Not All Big Bands Are Created Equal – Peter Erskine

Peter Erskine is the drummer on “For The Moment” by the Bob Mintzer Big Band, a Brazilian inspired big band recording, done live at Pittsburgh’s Manchester Craftsman’s Guild. For more Bob:

Peter Erskine was born in Somers Point, New Jersey, U.S.. He began playing the drums at the age of four. He graduated from the Interlochen Arts Academy[1] in Michigan, then studied percussion at Indiana University.
His professional career started in 1972 when he joined the Stan Kenton Orchestra.[1] After three years with Kenton he joined Maynard Ferguson for two years. In 1978 he joined Weather Report,[1][2] joining the legendary Jaco Pastorius to form a formidable rhythm section. After four years and five albums with Weather Report and the Jaco Pastorius big band Word of Mouth, he joined Steps Ahead. His big band recordings with the Bob Mintzer Big Band are excellent modern big band jazz/funk performances studied by many students of drums and drumming.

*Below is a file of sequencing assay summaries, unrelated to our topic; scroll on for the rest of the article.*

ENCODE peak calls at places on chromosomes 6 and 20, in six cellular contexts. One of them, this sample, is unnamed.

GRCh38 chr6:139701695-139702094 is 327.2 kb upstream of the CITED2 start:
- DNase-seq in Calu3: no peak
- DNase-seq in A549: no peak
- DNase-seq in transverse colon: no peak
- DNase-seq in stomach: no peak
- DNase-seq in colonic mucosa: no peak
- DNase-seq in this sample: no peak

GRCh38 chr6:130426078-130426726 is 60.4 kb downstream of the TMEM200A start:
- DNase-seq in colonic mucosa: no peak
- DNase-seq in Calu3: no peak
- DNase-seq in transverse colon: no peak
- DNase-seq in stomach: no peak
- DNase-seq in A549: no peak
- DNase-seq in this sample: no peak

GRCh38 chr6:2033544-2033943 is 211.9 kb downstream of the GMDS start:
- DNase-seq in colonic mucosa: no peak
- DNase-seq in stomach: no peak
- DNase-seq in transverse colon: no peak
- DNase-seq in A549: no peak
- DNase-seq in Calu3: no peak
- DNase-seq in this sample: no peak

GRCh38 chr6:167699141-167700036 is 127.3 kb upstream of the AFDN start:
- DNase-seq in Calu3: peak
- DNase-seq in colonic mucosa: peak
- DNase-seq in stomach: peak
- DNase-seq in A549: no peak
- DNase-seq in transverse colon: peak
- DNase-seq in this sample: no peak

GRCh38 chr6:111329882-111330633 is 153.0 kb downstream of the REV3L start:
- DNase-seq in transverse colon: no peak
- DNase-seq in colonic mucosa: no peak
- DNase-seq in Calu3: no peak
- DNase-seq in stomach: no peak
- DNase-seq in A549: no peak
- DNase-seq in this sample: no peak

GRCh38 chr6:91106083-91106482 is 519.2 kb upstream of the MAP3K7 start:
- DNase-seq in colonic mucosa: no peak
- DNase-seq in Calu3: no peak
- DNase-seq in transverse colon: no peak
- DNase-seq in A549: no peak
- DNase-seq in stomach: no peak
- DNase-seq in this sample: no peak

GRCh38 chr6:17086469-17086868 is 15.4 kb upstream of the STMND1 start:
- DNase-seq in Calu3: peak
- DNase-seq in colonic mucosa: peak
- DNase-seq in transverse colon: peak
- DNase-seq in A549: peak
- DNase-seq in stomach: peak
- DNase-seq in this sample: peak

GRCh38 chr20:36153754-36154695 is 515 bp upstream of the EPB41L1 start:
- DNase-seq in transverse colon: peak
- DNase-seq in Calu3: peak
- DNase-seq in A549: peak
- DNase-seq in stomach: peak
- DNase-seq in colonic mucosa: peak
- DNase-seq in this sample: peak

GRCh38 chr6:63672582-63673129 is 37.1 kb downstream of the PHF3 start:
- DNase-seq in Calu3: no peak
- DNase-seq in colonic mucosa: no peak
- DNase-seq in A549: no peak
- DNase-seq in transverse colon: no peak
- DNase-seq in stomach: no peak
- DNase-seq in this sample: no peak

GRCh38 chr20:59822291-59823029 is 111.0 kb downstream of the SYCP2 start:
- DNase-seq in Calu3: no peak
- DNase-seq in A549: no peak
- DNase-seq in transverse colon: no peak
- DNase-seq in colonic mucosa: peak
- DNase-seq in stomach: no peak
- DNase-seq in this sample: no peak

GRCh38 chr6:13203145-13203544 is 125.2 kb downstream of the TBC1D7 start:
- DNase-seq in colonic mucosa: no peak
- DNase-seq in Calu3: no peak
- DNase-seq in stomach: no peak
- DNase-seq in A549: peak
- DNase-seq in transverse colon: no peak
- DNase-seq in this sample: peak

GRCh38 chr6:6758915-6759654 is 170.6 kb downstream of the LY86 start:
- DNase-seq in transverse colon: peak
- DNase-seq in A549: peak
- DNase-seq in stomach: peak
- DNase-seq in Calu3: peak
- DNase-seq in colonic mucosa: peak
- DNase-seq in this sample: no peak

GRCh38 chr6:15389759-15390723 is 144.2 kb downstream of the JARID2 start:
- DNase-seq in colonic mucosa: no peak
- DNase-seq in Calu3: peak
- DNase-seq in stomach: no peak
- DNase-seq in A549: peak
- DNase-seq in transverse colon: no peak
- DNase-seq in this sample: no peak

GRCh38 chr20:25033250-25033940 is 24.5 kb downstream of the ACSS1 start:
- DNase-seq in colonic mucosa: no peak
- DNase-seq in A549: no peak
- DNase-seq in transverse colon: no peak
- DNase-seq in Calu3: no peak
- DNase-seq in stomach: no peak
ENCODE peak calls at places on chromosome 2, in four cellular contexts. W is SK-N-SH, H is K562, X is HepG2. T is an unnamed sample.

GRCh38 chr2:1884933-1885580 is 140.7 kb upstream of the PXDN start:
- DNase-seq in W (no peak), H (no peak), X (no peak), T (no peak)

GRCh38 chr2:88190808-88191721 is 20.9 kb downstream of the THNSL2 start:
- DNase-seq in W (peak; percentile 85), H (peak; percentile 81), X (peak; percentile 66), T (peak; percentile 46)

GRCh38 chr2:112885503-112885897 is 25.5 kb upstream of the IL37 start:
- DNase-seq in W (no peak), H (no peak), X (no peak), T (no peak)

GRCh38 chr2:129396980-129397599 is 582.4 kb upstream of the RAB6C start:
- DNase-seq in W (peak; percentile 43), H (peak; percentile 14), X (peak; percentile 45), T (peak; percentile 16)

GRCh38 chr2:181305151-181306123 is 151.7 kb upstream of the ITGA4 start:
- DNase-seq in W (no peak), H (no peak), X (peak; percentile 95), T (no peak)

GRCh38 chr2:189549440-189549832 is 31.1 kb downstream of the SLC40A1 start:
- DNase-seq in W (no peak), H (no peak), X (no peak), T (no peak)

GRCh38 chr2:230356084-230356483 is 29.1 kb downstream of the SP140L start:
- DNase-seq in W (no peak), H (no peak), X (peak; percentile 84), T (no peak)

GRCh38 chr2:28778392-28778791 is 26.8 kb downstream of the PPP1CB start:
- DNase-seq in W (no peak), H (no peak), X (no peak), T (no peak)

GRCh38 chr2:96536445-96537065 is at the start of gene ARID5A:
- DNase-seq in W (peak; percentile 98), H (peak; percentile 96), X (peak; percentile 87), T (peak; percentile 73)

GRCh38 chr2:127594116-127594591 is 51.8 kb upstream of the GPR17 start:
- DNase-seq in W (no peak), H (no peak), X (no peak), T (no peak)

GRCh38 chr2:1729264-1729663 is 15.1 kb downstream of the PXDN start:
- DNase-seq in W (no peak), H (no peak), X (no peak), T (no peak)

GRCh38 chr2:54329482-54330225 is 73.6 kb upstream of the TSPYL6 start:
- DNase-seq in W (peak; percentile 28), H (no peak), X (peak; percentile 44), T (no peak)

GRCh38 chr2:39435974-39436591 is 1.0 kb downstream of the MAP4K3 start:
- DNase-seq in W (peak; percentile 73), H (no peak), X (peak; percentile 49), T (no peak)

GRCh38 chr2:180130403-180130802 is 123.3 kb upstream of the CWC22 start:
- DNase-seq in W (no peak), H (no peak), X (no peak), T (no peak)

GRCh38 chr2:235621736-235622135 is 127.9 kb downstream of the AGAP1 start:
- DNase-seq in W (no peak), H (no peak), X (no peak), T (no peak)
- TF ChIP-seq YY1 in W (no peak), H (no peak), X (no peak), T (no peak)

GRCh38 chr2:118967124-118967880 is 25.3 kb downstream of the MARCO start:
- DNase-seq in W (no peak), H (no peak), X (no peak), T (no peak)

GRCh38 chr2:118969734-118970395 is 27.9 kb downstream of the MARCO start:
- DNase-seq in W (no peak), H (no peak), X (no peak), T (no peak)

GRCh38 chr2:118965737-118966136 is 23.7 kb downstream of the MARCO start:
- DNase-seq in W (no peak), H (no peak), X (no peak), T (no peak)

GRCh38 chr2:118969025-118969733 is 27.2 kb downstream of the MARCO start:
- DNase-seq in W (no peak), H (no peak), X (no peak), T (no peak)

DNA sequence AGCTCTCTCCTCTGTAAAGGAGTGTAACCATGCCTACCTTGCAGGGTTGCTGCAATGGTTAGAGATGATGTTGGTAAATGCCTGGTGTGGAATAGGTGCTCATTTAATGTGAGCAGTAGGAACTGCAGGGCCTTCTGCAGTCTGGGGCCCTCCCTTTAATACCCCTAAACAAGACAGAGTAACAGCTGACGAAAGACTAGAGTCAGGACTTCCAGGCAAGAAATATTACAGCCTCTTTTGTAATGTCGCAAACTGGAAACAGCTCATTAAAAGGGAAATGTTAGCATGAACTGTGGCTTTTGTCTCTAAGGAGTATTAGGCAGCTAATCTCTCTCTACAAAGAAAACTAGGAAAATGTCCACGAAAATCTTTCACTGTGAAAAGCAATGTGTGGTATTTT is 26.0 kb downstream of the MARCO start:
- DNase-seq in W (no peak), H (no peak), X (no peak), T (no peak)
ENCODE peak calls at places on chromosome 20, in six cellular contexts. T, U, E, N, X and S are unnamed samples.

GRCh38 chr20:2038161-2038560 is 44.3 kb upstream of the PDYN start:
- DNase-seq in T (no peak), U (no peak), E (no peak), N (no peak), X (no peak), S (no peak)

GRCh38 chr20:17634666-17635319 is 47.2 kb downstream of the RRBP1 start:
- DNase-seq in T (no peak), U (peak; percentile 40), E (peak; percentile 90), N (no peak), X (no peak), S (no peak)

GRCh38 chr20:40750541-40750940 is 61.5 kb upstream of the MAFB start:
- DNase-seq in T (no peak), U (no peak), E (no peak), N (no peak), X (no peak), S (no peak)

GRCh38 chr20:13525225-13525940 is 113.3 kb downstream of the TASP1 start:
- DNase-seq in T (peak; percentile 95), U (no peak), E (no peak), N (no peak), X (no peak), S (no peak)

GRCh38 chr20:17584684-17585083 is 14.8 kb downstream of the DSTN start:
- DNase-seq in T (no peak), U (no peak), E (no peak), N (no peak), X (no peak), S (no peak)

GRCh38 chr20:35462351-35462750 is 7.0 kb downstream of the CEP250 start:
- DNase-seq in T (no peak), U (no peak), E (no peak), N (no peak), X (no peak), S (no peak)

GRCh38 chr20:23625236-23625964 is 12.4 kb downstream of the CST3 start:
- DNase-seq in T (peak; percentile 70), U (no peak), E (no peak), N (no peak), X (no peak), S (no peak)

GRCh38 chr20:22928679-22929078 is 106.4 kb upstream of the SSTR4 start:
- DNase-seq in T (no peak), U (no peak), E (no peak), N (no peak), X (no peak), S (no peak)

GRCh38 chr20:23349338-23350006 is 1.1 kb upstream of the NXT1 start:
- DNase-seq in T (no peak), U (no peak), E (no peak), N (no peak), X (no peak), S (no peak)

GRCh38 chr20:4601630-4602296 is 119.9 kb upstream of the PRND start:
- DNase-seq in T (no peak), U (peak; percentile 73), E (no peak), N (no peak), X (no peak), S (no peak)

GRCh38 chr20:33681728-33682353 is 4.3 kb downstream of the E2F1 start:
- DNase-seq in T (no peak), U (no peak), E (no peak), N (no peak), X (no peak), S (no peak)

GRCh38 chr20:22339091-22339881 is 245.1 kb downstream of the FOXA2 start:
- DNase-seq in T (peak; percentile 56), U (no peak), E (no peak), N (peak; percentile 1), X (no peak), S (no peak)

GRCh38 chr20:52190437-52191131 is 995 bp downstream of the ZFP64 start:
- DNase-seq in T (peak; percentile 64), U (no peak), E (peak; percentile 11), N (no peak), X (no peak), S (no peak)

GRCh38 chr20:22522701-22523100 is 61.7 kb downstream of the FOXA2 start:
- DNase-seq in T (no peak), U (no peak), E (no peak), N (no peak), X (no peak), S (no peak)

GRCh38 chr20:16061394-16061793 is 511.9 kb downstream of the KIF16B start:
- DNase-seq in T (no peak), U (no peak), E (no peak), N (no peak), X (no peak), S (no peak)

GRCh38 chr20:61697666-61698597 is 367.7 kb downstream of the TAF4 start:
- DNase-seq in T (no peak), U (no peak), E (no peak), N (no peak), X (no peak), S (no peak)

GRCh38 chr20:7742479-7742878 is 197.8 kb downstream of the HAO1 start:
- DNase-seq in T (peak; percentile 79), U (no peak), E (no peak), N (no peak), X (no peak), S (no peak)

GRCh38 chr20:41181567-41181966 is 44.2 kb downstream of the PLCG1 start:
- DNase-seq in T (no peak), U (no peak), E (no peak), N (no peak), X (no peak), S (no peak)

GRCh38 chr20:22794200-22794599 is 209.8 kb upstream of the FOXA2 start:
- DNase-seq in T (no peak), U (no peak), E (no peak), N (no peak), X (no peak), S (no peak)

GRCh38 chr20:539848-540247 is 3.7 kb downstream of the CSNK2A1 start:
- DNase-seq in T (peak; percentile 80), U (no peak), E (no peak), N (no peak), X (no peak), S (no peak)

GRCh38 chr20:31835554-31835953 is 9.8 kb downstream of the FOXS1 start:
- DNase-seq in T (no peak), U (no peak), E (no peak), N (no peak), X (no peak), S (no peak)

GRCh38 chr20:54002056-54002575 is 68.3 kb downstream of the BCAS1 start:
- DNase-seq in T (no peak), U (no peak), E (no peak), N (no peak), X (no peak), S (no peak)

His music-style spanning talent also features on Kate Bush’s 2005 album Aerial, where Erskine teams with bass player Eberhard Weber. Diana Krall, Eliane Elias, Queen Latifah and Linda Ronstadt among many more still choose Peter for his multifaceted musicality. Even Scottish and Finnish Classical Orchestras have had him as a featured musician.

His playing style is characterized by a thorough dedication to time-keeping and swing, a great dynamic spectrum and an ability to play several styles of music very sensitively. These qualities may be the reason for his very wide use as a session drummer in musical settings of great variety. Hence he could also be labeled as an “all-around drummer”, in terms of musical styles he is capable of playing with skill.

As a jazz drummer, his dedication to timekeeping makes his jazz playing sound quite modern, as he does not tend to play with “flexible” timekeeping as do most traditionalist jazz drummers. It remains a matter of personal opinion to be discussed whether he has thus brought jazz into the modern era of perfect timekeeping (a reference here is made to drum machines and electronic music with flawless metronomical timekeeping of today), or whether he diverges from traditional jazz drumming.

Today, Erskine splits his time as a musician and that of a professor at the Thornton School of Music at the University of Southern California.

Posted on 16 de enero de 2020

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